Ken:  Finding ourselves both back in Riverside in the mid-1980s, Jeff and I considered reigniting Kusudo & Worth.  We even bought new Martins. But rather than focus on music, we began gardening and landscaping together. While Jeff has continued on as a master gardener, I got into teaching – six years of sixth grade, followed by composition and developmental English at two local colleges.  Richard also became a teacher, enjoying a terrific career that included kindergarten and elementary school Gifted and Talented Education, and now involves university-level ESL online. I must also mention that he has published three children’s picture books (as Mr Krieb) and continues to add to a lifetime collection of his own songs.   

Over the years, Jeff and I have fortunately found time to once again play together.  While live performances have been rare, we eventually began meeting weekly to record at a friend’s home studio.  It’s been like our lodge meeting or bowling night out. We’ve recently finished mixing some favorite early songs of Bob Dylan, Gordon Lightfoot, Tom Paxton, and Tim Buckley.  We’ve also recorded new arrangements of several traditional folk songs and a couple other tunes from the Sixties: “Walk Away Renee” and “Suicide Is Painless”. We’re not sure where all this is going, but we are having a wonderful time hanging out and making music, just like the old days.  In August 2015, Jeff and I gave a little concert outdoors at a local restaurant.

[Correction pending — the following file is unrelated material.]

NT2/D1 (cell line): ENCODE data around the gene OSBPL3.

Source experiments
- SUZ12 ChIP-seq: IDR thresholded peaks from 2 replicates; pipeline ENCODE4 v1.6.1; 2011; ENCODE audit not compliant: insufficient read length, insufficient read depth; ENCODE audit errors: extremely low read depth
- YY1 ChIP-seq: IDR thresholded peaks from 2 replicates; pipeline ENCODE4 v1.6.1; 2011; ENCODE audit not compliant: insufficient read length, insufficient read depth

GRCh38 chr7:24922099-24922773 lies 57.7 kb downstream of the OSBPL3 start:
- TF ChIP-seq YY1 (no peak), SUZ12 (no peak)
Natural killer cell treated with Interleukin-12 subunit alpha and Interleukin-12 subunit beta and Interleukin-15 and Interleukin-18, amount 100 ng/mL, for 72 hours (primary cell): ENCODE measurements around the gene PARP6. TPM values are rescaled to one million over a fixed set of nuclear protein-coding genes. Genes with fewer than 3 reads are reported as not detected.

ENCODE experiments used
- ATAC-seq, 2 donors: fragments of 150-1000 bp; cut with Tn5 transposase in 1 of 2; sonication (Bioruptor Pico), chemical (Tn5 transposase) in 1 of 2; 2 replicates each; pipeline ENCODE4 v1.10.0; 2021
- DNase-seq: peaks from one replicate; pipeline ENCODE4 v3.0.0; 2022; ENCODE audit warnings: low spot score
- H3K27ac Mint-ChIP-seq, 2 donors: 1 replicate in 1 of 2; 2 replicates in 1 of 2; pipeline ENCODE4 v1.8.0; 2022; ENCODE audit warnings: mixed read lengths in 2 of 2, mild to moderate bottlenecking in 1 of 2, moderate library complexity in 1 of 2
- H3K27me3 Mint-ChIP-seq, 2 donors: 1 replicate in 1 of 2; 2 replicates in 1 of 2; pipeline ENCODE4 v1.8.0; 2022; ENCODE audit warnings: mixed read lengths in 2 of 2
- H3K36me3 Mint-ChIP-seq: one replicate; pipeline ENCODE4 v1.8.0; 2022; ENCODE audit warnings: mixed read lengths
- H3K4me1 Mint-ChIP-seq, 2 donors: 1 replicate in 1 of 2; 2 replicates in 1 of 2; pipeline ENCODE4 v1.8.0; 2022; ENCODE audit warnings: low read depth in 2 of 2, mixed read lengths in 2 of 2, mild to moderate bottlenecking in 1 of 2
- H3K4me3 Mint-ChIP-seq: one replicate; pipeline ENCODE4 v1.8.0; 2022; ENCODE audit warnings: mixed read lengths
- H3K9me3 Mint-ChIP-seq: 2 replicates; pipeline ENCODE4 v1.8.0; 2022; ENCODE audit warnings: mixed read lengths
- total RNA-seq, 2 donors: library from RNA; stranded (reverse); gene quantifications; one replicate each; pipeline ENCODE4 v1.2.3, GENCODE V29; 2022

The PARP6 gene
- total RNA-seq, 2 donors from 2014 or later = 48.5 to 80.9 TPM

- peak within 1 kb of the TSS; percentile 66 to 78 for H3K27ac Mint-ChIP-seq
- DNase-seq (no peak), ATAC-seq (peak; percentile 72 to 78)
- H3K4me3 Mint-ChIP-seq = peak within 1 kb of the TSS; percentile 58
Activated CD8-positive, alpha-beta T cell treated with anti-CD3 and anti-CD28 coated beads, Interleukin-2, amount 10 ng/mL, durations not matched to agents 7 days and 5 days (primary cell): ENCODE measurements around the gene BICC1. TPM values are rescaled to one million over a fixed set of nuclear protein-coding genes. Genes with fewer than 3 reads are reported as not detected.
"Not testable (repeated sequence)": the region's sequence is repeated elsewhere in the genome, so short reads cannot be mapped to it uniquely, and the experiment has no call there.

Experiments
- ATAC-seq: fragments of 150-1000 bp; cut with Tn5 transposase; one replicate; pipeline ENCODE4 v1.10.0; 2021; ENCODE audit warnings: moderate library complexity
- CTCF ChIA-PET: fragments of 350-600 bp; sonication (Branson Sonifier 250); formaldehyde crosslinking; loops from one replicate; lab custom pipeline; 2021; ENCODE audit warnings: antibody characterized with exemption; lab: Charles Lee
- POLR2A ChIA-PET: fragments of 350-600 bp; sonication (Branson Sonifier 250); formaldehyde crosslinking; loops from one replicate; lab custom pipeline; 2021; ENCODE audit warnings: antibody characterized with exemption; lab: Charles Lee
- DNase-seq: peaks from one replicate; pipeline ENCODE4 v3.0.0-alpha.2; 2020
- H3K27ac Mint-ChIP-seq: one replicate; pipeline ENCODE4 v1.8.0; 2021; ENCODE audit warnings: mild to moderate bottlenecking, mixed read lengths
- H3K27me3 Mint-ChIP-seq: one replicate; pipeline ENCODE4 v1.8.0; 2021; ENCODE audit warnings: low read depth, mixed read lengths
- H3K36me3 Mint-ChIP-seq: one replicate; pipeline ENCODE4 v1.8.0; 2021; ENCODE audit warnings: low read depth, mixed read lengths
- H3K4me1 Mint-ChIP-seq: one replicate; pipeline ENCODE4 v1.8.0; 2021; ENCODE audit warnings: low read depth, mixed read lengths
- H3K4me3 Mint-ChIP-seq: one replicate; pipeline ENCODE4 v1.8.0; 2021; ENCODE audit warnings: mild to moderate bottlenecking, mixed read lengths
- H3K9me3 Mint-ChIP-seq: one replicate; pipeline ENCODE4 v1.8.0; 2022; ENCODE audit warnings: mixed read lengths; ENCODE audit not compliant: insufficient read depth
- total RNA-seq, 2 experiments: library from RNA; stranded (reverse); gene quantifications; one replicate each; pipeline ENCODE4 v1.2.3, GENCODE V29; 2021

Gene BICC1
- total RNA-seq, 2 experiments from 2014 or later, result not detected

We’ve done some mixing of the live recording and are happy to have the evening documented. Listening to the recording, I like the simplicity of our style. I think this minimalist approach to our music represents our shared artistic sensibility and who we are.

To sum up, it is my opinion that OF SUN AND RAIN stands shoulder to shoulder alongside the known folk classics of the late 60s and early 70s, including Simon & Garfunkel, Tim Hardin, Tim Buckley, and Donovan, amongst others.  The music of Kusudo & Worth shares the same aching romanticism and heartfelt personal intensity of these classics and yet mirrors none of them – their sound and voice is unique. Like the best of that era, this 1968 Kusudo & Worth album features extraordinarily strong material and works as a seamless, artistic whole.  That this was the work of sixteen and seventeen year old amateur musicians with no professional production, and recorded, edited, mixed, and mastered in just under three hours is utterly staggering. I do not believe I am alone in heralding OF SUN AND RAIN as a lost classic.  

I would like to sincerely thank Ken Kusudo, Jeff Worth, and Richard Krieb for sharing their music and their memories.  

Jason Smith